Fiddler On the Roof
Fiddler on the Roof features music by Jerry Bock and lyrics by Sheldon Harnick. The show is set in Tsarist Russia in 1905 and is based on the story of Tevye the Milkman by Sholem Aleichem. The story follows father of 5 Tevye as he tries to uphold tradition in an ever changing political and social landscape. During a period of change for Russian Jews, the family learn to cope with the decline of Tsarist Russia and the tough laws enforced on the family and the village of Anatevka. The musical is extremely popular all over the world, and was the first Broadway show to play for over 3000 performances. The original production ran for almost 10 years. Numerous revivals and a film adaptation keep introducing the show to new audiences.
stories by Sholom Aleichem
Original Broadway Production
Imperial Theatre, Majestic Theatre, and The Broadway Theatre - Opened 22 Sep 1964, 3242 performances
Cast: Zero Mostel (Tevye) Maria Karnilova (Golde), Beatrice Arthur and later Florence Stanley (Yente) Austin Pendleton (Motel), Bert Convy (Perchik).
Original London Production
Her Majesty's Theatre - Opened 16 Feb 1967, 2030 performances
Cast: Chaim Topol (Tevye), Miriam Karlin (Golde). Alfie Bass, Lex Goudsmit and Barry Martin eventually took over as Tevye.
First Broadway Revival
Winter Garden Theatre - Opened 28 Dec 1976, 176 performances
Second Broadway Revival
George Gershwin Theatre - Opened 18 Nov 1990, 241 performances
Third Broadway Revival
Minskoff Theatre - Opened 26 Feb 2004, 781 performances
Cast: Alfred Molina, Harvey Fierstein (Tevye), Randy Graff, Andrea Martin and Rosie O’Donnell (Golde) Lea Michele (Sprintze)
Savoy Theatre - Opened 19 May 2007
Cast: Henry Goodman, Damian Humbley, Adrian Mastrimone, Beverly Klein, Frances Thoburn, Alexandra Silber, Julie Legrand, Natasha Broomfield
What was your favourite production? Add your thoughts in the comments box
During a long Prologue we are introduced to Tevye the milkman who explains about the town they live in, Anatevka, and the role of God in keeping balance in the villagers’ lives. He explains the tradition of the community and the inner circles that operate throughout the changing face of Russia at the turn of the 20th Century.
We are introduced to Tevye’s daughters who all hope for the Matchmaker Yente to help them find the man of their dreams. Yente arrives and tells their mother Golde that she has found Lazar Wolfe, the village butcher, as a link for Tzeitel. Tevye works hard for his family and prays for some more money. Perchik and other villagers enter and tell him about a pogrom in the nearest village. Tevye invites the revolutionary student to join his family for the Sabbath.
During the Sabbath preparations Motel the tailor tries to ask Tevye for Tzeitel’s hand in marriage but he gets too nervous. They all sit down and welcome the Sabbath together. Tevye heads to the local tavern to agree with Lazar Wolfe over the match with his daughter. They celebrate together with the villagers in the tavern. Tevye returns home and tells Tzeitel that he has arranged her marriage to Lazar Wolfe. Golde is happy but Tzeitel tells her father that she wishes to marry Motel instead. He reluctantly agrees.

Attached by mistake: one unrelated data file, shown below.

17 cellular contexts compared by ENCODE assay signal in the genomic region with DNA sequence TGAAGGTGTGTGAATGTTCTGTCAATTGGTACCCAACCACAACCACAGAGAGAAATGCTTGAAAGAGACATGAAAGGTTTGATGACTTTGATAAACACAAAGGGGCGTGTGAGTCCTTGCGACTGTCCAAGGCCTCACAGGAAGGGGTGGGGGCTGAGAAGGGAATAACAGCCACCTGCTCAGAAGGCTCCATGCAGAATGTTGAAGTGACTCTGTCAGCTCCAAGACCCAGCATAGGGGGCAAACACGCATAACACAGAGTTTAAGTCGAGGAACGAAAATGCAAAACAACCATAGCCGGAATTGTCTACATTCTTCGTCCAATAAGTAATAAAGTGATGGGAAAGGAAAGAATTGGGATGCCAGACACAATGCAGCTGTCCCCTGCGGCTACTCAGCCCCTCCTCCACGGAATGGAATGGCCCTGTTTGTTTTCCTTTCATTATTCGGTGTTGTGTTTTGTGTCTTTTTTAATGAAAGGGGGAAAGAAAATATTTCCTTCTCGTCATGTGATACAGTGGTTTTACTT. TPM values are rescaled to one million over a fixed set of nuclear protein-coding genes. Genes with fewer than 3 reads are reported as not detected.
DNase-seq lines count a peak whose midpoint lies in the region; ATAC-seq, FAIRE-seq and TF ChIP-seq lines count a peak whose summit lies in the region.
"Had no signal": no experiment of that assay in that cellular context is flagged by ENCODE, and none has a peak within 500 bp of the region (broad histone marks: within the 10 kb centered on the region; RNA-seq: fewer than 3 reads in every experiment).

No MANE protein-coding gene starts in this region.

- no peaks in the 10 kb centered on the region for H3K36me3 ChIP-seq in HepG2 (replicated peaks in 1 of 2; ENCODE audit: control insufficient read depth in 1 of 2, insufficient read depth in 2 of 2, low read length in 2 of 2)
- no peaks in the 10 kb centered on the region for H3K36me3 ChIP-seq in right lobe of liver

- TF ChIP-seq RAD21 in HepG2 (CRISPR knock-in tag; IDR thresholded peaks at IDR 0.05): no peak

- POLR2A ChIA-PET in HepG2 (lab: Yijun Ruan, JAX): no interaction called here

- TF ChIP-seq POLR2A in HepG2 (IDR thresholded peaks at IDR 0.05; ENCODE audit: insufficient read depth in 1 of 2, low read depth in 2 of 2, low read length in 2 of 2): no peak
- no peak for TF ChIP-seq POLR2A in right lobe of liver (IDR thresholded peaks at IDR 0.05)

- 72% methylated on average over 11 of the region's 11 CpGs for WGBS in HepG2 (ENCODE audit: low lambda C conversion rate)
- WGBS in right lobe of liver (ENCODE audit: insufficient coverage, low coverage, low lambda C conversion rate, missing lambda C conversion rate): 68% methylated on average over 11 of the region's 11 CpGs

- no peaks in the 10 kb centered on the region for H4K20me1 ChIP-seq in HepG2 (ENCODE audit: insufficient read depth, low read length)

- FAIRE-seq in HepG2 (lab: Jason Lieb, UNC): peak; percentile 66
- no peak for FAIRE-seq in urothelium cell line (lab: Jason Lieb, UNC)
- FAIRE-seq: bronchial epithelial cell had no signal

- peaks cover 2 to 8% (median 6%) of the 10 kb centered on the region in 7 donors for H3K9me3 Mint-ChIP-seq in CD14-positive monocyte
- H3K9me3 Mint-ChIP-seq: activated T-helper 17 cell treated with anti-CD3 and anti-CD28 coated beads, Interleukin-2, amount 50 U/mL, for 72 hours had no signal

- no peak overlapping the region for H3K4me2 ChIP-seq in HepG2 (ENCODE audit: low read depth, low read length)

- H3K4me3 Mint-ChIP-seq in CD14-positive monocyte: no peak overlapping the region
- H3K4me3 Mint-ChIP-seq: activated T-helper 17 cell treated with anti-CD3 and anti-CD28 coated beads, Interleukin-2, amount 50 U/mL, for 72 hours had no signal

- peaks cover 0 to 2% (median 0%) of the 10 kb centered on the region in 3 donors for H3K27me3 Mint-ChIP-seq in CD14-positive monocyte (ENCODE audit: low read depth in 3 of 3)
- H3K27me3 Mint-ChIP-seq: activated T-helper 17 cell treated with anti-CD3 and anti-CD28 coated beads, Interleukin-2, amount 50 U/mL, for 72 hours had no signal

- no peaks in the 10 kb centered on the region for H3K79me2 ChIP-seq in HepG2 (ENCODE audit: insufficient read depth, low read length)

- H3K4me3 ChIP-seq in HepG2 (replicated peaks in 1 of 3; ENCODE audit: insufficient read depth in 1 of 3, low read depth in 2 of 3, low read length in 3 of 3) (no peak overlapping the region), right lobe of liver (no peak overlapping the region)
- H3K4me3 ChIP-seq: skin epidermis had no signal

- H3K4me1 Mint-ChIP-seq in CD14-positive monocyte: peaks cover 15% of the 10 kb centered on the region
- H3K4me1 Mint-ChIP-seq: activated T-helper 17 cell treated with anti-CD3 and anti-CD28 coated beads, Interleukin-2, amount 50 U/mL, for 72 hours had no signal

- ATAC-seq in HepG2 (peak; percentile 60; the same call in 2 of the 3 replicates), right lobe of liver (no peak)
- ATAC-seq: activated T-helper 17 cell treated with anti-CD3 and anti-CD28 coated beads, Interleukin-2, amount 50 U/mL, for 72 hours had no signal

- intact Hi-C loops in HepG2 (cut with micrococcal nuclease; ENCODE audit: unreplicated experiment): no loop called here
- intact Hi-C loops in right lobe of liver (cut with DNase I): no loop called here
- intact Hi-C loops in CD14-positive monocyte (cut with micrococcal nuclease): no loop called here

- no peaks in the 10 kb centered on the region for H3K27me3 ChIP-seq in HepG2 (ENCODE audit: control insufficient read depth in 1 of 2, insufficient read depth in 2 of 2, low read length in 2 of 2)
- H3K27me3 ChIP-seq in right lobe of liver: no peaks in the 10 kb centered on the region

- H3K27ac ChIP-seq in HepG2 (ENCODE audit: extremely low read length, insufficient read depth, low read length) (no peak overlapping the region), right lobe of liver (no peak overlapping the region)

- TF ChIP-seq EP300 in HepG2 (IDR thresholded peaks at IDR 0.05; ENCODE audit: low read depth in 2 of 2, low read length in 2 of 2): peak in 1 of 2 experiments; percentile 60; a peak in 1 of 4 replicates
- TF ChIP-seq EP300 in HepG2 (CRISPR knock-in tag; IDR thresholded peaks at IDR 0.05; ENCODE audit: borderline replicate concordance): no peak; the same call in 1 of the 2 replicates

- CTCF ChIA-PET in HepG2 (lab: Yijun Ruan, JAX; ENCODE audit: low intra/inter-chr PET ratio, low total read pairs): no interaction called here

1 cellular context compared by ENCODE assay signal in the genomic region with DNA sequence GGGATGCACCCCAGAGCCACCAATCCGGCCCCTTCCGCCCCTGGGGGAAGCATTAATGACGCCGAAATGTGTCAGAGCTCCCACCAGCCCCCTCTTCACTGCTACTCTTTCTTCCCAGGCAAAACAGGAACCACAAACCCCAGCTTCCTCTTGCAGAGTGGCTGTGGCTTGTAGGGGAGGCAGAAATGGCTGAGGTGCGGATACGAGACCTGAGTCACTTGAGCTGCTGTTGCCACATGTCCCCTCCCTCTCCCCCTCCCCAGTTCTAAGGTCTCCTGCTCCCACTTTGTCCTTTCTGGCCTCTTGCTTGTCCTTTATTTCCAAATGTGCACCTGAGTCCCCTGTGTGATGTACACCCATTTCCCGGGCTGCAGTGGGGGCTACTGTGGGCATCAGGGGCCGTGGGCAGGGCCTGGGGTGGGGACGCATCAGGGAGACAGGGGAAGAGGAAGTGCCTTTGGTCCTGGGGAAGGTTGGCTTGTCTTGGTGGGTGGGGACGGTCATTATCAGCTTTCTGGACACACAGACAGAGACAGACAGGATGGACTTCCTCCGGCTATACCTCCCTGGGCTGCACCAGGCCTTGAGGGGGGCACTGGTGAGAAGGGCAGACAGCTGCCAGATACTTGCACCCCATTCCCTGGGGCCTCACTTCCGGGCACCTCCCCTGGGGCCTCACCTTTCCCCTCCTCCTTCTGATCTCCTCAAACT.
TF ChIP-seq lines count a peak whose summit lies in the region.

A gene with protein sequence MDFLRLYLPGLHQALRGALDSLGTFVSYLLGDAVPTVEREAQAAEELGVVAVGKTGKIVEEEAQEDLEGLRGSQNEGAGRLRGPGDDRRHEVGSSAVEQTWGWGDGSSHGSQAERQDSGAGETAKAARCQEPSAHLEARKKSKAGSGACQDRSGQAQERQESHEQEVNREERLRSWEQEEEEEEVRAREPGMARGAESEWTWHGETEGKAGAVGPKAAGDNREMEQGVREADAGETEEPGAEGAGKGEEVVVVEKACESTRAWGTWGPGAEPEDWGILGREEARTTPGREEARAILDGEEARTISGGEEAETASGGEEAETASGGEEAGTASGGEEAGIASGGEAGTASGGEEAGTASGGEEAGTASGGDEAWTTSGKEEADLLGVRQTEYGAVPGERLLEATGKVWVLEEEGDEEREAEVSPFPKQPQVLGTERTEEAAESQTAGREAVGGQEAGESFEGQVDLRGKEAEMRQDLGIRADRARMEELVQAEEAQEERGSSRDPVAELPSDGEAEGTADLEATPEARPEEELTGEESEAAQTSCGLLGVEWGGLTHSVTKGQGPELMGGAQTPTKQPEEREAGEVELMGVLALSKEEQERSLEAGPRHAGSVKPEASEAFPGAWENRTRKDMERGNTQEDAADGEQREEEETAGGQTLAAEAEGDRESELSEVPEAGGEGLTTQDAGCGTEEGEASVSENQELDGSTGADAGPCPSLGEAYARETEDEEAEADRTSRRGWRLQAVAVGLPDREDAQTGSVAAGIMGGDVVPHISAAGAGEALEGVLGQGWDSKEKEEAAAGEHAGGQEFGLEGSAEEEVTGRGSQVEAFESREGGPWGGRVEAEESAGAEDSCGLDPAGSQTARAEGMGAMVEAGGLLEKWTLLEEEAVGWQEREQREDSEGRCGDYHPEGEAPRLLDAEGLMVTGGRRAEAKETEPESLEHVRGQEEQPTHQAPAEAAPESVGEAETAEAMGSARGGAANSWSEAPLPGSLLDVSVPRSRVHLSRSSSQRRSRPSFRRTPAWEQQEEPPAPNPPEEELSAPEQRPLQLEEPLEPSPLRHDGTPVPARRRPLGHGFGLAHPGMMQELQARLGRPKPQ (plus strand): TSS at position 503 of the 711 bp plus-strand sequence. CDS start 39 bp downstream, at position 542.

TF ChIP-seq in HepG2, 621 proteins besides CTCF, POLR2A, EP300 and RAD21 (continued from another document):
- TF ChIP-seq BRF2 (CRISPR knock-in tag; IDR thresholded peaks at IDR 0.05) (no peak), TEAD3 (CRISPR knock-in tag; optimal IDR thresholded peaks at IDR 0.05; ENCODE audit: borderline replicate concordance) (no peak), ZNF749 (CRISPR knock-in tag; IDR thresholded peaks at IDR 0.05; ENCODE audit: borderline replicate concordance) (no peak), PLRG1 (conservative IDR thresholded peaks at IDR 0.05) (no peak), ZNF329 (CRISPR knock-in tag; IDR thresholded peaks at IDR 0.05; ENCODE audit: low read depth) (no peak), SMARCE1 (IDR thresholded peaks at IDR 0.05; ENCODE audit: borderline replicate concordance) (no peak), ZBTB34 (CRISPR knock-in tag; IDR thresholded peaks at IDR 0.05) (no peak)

Tevye is unsure how to tell his wife about this new match, and constructs a wild dream in which he is told that Tzeitel’s marriage with Lazar will end in disaster. Golde is horrified and agrees to her marrying Motel. The villagers gossip about the changes as Chava is taunted by a group of Russians and defended by Fyedka, a Russian youth. He tries to speak to Chava but Motel distracts him, preparing for his wedding. Golde and Tevye reflect on their children growing up as the wedding party gathers and a raucous wedding dance begins. The Constable enters and destroys the wedding, leaving the family to clean up the mess.
Tevye discusses the events with God, as Perchik tells Hodel that he has to leave for Kiev. He proposes to her and she accepts, saying he will send for her as soon as he can. Tevye is confused with his love for Golde and questions if she is still in love with him.
Yente generates gossip throughout the rest of the village as she tells Tzeitel that she has seen Chava with Fyedka. They start distorting the truth and everyone discusses what is happening to the family. Tevye reluctantly takes Hodel to the railway station where she is going to join Perchik in Siberia.
A new sewing machine arrives at Motel’s shop and the village gather round to admire it. Fyedka and Chava are worried about telling Tevye that they are in love as he refuses to listen and forbids her from speaking to him about Fyedka ever again. They get married secretly and Tevye tells her that she is dead to their family.
The Constable tells everyone that everyone has to move out of the village in the next three days. They are all shocked but begin to pack up and bid farewell to Anatevka. Tzeitel and Motel stay in Warsaw before moving to America, leaving Hodel and Perchik alone in Siberia. Chava tries to say goodbye to her father but her refuses, and she leaves with Fyedka. Tevye begins to pull his cart as the villagers slowly leave, their lives now as unsteady as a ‘fiddler on the roof’.
- Prologue – Tradition
- If I Were a Rich Man
- Sabbath Prayer
- To Life
- Perchik and Hodel Dance
- Tevye’s Monologue
- Miracles of Miracles
- The Dream
- Sunrise Sunset
- Wedding Dance
- Opening -Act II
- Now I Have Everything
- Tevye’s Rebuttal
- Do You Love Me?
- The Rumor
- Far From The Home I Love
- Chava Sequence
- Curtain — Act II
Original Broadway Production: 1964 Tony Awards, Nominated for 10 awards, winning 9: Best Musical, Best Score, Best Book, Best Direction, Best Choreography, Best Leading Actor, Best Leading Actress.
1981 Tony Awards: Best Actor Nominee
1991 Tony Awards: Best Revival
UK: Josef Weinberger
USA: Musical Theatre International